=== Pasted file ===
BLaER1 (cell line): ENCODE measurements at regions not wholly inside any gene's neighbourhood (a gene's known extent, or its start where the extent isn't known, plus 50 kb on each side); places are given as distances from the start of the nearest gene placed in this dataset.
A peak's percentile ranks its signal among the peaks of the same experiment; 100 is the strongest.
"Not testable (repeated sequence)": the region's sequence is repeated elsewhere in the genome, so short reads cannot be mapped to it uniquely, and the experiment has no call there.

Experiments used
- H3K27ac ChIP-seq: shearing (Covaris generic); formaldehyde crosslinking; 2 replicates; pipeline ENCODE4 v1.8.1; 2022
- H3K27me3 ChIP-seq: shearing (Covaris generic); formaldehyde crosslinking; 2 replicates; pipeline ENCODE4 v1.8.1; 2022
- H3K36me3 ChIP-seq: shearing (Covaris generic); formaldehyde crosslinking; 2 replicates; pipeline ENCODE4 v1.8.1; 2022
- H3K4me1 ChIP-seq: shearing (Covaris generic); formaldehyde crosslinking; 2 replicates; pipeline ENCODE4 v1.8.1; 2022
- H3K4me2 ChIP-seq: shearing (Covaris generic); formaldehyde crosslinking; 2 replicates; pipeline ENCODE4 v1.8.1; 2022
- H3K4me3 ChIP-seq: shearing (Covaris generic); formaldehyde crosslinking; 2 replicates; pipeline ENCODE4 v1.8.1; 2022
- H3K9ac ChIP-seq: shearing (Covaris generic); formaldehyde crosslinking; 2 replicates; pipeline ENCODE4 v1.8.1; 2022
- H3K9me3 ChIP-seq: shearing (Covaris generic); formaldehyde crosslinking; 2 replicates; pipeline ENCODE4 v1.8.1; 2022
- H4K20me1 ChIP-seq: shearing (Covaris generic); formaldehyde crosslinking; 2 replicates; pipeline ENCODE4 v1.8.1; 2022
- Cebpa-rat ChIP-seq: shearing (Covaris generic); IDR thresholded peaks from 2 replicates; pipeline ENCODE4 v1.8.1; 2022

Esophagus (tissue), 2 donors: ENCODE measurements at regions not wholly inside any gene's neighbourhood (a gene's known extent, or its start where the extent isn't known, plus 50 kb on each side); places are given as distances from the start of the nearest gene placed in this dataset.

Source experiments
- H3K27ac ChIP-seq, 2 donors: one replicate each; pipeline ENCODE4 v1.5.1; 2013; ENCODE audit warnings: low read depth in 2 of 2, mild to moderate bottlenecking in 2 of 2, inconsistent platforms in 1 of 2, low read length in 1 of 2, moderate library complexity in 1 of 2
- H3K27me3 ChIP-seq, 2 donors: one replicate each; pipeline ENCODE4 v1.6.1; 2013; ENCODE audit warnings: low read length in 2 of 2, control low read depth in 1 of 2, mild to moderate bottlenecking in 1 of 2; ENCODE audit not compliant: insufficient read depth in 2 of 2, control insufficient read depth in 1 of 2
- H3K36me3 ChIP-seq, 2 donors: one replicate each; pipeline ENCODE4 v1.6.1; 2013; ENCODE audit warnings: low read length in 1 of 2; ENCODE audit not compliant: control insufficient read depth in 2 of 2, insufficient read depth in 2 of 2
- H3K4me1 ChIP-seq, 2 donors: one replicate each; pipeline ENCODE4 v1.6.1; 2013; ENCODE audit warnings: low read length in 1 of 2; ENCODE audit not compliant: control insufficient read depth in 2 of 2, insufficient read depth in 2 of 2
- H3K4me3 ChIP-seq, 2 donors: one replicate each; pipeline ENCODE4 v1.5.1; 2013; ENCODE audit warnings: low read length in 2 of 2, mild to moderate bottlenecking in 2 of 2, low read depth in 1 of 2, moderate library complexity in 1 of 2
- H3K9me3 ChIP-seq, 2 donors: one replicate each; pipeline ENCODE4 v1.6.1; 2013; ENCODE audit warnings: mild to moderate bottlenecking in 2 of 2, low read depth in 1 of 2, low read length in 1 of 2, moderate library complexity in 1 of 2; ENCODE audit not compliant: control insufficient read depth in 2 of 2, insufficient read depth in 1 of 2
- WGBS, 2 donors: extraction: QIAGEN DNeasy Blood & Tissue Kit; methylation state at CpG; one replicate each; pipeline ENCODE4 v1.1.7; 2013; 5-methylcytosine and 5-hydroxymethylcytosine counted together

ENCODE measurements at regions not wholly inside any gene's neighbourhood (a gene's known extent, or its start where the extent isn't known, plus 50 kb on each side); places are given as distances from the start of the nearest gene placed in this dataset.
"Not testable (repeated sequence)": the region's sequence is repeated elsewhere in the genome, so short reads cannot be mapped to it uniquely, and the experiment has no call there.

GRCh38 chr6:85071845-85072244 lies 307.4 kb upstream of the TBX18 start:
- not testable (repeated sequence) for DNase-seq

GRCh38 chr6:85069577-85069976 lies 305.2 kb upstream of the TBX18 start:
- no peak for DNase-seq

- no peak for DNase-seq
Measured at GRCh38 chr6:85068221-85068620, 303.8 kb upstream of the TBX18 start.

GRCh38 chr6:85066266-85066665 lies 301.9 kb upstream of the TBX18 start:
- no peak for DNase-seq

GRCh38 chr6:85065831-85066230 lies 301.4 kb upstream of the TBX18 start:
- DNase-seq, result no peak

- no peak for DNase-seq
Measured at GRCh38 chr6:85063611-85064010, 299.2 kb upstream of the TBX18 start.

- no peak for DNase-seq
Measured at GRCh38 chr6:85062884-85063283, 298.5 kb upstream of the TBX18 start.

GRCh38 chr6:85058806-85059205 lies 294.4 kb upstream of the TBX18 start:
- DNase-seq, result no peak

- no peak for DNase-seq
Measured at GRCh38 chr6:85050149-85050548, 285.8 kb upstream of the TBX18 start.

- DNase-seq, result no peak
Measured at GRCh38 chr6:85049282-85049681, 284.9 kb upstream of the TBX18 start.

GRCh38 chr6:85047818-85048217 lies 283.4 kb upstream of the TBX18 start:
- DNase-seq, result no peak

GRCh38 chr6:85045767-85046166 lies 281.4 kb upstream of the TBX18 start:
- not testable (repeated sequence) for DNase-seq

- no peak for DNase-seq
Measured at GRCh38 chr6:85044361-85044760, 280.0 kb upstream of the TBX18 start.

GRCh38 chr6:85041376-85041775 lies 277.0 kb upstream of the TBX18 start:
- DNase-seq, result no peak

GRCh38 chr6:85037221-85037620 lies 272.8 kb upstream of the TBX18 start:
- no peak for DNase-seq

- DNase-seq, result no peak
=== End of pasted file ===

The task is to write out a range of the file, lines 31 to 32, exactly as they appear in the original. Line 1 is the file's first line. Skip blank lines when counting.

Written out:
Measured at GRCh38 chr6:85068221-85068620, 303.8 kb upstream of the TBX18 start.

GRCh38 chr6:85066266-85066665 lies 301.9 kb upstream of the TBX18 start: